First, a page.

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would the OP correct a posting for a "lite" food item if the logger is just spelling it the same way it is spelled on the package? what about copying other things misspelled on packaging? what if i said i saw the movie "the pursuit of happyness" and it is actually spelled that way in the movie? will someone correct me for putting a title in quotes instead of underlining it? get over it. we are no on this website to learn grammar. a lot of people who know correct grammar just prefer to keep things here causal and write how they talk. so maybe they mix up lose and loose, you're and your, their and there and they're. but they didn't come here to learn english and probably don't care about your correction.

Monday, January 08, 2007, 1:27 PM

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Wow, I really wish that I had that much time on my hands to be the Grammar and Spelling Nazi on this little PeerTrainer board.. I mean, isn't the whole purpose of this site to support each other???

Monday, January 08, 2007, 1:44 PM

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The English grammar we teach in school is an imperfect descripton of the language. It's a shame everyone here couldn't have been in Dr. T's upper-division Theoretical Grammar course, diagramming sentences from _Trains_ magazine. _Yikes_. I recall this often-repeated quote from Dr. T: "Language is a living, squirming thing."

That's why I love it.

"Correct English" is a misnomer. It's "Standard English." Its only correct in certain circumstances. Here's what I told my high school English students: Imagine the hottest babe in the senior class invited you to the Prom, and all you had to wear was a swimsuit. Ack. Okay, now imagine the hottest babe in the senior class invited you to a bonfire party on a private beach, and all you had to wear was formal attire.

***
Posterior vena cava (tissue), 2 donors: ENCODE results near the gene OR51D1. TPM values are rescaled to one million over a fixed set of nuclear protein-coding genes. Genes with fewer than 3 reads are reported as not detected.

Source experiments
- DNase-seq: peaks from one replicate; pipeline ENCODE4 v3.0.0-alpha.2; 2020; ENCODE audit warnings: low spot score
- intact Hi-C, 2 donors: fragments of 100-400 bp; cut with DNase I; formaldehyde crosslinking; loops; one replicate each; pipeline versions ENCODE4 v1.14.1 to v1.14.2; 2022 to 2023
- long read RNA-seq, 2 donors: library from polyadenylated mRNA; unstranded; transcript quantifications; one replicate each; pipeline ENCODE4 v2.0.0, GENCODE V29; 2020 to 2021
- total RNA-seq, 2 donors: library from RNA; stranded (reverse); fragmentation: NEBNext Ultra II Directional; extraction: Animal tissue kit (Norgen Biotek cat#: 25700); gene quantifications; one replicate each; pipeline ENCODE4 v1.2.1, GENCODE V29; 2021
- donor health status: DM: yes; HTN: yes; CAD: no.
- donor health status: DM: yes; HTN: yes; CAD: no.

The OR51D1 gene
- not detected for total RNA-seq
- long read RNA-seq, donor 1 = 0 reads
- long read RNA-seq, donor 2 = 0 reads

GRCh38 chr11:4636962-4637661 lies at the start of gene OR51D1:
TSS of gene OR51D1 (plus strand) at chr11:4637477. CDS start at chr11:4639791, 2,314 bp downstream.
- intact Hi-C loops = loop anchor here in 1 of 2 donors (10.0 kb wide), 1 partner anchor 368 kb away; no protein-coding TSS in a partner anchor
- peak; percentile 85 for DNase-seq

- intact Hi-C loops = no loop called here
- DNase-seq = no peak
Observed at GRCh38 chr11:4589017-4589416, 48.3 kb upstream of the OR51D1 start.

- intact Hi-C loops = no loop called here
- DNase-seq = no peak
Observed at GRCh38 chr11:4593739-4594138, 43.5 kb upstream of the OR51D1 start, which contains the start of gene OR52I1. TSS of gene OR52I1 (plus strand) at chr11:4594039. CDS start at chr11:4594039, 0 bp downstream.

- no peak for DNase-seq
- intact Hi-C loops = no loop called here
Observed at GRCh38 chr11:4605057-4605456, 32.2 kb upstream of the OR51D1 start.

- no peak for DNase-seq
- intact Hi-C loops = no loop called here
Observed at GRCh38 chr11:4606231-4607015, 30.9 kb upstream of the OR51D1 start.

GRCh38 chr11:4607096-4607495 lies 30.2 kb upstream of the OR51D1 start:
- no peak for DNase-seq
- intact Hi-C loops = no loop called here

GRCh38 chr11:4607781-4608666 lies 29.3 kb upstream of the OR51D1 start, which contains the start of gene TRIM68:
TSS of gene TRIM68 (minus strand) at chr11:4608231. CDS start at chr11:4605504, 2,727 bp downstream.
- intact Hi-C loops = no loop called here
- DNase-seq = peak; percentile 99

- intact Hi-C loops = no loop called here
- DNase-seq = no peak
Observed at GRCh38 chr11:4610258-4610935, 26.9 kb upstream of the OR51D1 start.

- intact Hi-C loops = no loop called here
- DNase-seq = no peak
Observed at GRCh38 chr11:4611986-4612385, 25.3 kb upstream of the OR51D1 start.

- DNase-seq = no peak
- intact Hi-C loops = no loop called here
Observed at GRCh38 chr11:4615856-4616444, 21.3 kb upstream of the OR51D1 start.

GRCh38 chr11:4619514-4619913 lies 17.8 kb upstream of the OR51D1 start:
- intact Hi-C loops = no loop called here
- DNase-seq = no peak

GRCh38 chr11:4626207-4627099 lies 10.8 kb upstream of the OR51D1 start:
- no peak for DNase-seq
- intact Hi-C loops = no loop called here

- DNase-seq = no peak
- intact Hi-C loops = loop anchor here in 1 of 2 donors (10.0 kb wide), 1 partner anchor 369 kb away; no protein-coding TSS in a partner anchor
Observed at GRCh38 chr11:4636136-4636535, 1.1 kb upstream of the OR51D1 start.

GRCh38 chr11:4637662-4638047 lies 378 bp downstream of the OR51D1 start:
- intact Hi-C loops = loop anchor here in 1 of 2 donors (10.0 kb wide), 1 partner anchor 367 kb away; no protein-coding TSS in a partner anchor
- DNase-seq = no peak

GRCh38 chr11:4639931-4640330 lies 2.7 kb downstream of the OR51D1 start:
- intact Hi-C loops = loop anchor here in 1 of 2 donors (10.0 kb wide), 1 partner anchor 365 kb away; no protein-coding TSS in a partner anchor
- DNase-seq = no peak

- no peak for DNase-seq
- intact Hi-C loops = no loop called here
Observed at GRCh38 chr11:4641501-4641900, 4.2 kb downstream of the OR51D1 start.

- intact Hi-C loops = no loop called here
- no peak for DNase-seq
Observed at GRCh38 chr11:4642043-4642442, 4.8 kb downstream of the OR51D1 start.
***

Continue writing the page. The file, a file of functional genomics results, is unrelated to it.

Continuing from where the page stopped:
Neither situation is particularly appealing.

That's language. Standard English, while entirely appropriate and necessary in certain situations in order to give the right impression, is not always the best or the only choice. Conversely, sometimes it's okay to use substandard English. You don't want to say to your buddies, "What group activities would you all like to participate in today?" They'd think you were nuts. It's more appropriate to the situation to say "Whaddya wanna do?"

What's critical is knowing the difference and understanding when each is the right choice.

"Loose" for "lose," of course, is not technically a grammatical error. Still, it seems odd to be too concerned about it on a board aimed at helping people support each other in healthy lifestyles.

There was one girl in Dr. T's class who was a very, very rigid grammarian. She almost lost her mind that semester! Dr. T was a very well-respected, very charismatic, very strong teacher, and every class period she'd be sitting in the back of the room practically gasping for air as he peeled back the skin of closed thinking and exposed the reality that flew in the face of her treasured grammar-related beliefs, revealing language for what it really is. Poor girl. I think she managed to go on and get her degree and certification, and probably has a classroom in a high school somewhere where she intones the sacred doctrine of Proper English to glazed-eyed sophomores.

As will be clear by this post, I know how to use Standard English. It's a strong tool in my linguistic toolbox. But it's not the only tool.

If anyone made it this far, thanks for letting my play about with my writing skills. And if you made it this far and are about to write a scathing response about the importance of linguistic purity--carry on. I'm an old M*A*S*H fan, and always got a kick out of Major Winchester. :^ )

Monday, January 08, 2007, 5:49 PM